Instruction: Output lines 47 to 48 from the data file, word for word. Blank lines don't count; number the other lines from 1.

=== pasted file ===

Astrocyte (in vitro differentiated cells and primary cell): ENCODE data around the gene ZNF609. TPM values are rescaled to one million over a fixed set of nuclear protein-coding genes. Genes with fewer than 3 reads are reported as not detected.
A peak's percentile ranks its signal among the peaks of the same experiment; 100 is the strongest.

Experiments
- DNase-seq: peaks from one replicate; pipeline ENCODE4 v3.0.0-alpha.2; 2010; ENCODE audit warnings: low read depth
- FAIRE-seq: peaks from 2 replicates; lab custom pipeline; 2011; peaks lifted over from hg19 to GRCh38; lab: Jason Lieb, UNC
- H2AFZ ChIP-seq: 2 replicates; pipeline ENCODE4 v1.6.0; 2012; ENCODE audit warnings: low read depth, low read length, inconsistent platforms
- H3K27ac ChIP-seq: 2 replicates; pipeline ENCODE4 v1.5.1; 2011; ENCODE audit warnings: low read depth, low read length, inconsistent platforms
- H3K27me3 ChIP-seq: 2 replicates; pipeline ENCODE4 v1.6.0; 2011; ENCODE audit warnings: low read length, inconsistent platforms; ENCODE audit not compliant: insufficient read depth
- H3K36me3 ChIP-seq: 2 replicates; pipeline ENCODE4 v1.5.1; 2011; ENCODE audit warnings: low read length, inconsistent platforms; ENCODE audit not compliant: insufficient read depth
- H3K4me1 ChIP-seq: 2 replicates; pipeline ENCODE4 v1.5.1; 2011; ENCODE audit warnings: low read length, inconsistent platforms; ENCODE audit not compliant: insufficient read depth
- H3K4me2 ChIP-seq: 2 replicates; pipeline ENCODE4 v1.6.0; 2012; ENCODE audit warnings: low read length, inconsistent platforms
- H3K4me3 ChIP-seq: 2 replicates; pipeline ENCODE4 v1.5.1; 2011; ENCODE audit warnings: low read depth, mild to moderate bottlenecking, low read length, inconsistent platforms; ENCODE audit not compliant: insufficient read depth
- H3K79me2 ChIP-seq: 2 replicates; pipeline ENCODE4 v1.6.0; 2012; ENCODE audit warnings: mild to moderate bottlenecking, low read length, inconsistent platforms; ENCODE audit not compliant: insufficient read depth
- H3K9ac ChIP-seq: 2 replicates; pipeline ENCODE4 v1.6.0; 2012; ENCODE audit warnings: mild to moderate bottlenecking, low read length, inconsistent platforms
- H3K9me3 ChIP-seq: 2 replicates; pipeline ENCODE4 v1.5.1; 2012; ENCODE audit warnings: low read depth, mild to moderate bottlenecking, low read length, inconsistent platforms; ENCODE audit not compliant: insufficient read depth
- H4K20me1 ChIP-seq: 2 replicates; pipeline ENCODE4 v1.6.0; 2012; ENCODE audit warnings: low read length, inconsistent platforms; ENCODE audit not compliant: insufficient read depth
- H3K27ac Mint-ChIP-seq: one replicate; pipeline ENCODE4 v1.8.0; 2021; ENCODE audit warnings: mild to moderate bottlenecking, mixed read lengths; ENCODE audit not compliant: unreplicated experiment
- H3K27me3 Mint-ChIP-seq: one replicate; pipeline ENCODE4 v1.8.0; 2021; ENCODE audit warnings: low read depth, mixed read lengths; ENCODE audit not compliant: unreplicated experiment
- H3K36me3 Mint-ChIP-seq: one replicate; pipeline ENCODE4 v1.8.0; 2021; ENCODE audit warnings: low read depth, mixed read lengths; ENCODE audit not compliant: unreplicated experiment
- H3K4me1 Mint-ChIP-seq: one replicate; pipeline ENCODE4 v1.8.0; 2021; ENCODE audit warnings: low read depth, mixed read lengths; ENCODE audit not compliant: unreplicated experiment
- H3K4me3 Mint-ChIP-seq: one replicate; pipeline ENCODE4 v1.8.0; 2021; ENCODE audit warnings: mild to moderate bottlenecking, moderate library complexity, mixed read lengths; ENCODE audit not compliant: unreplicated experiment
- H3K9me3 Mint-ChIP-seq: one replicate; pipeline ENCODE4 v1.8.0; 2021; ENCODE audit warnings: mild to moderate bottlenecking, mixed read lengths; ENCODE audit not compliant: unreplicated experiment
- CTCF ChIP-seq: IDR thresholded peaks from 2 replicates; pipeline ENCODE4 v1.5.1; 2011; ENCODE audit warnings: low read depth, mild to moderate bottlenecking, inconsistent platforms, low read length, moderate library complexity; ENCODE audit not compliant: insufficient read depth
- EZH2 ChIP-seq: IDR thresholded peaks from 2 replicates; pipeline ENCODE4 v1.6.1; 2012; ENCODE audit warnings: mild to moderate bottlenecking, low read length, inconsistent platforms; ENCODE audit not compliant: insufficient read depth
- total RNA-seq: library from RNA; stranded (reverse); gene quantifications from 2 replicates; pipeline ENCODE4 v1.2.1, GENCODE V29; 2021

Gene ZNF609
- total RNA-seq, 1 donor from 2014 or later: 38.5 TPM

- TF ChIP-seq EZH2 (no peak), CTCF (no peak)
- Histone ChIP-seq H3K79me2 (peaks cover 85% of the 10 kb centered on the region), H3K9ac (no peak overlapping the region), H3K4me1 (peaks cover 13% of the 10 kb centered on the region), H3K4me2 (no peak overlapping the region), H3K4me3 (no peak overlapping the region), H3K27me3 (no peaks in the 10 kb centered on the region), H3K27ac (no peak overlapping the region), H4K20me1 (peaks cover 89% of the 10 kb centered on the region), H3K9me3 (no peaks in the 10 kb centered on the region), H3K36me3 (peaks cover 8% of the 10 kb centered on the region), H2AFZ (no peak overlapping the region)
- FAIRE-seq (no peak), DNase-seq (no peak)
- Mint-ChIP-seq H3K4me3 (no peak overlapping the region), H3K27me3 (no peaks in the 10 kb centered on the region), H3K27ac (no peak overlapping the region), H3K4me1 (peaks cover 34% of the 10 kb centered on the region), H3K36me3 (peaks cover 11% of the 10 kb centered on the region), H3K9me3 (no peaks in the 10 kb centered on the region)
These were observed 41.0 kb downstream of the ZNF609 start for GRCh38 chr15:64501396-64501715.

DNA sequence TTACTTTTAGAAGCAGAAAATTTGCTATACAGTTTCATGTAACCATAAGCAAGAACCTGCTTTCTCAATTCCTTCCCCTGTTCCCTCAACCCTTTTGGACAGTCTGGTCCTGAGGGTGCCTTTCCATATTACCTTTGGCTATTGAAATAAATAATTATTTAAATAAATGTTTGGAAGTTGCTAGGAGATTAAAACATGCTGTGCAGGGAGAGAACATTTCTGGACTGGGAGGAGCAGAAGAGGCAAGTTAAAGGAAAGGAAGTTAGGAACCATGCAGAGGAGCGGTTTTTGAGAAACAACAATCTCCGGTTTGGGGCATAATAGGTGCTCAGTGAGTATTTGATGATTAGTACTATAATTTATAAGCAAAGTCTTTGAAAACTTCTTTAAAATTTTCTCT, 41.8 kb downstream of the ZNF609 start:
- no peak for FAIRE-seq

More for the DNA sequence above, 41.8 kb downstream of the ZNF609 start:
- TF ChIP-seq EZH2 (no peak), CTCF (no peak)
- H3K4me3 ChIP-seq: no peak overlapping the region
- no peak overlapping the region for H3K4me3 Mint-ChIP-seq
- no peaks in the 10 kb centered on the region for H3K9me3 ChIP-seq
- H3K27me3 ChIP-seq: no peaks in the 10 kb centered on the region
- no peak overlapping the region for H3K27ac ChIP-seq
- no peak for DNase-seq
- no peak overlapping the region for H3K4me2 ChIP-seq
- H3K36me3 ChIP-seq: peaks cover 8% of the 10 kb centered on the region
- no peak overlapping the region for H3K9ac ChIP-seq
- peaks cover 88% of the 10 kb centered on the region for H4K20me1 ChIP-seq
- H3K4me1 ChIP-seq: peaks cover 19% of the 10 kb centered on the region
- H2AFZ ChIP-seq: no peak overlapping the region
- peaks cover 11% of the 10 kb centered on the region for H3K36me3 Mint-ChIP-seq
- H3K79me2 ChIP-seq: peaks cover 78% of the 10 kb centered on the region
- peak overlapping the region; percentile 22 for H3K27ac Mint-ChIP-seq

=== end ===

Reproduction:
- H3K4me1 ChIP-seq: peaks cover 19% of the 10 kb centered on the region
- H2AFZ ChIP-seq: no peak overlapping the region